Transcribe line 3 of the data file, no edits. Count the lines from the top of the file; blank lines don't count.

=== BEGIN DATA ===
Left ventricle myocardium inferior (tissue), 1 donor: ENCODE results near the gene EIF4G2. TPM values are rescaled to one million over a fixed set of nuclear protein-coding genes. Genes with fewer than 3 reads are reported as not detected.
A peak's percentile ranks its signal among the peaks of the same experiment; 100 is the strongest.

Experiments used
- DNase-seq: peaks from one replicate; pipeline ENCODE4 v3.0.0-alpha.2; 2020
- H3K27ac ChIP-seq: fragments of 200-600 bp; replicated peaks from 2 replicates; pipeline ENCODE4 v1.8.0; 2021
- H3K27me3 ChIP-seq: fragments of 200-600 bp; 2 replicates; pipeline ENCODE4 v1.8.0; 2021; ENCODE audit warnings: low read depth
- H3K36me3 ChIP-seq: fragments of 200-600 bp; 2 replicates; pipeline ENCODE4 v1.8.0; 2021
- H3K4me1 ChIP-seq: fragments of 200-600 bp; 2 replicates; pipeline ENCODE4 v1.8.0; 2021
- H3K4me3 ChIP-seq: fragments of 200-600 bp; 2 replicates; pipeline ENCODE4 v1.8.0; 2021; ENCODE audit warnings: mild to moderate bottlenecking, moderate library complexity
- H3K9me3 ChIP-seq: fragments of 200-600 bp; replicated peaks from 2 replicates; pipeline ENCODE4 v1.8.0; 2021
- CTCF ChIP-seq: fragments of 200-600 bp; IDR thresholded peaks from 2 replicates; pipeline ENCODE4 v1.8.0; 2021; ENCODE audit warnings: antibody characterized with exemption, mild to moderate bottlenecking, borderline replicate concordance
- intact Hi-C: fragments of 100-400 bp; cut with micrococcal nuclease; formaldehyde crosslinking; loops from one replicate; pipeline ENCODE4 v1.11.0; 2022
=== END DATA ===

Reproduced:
Experiments used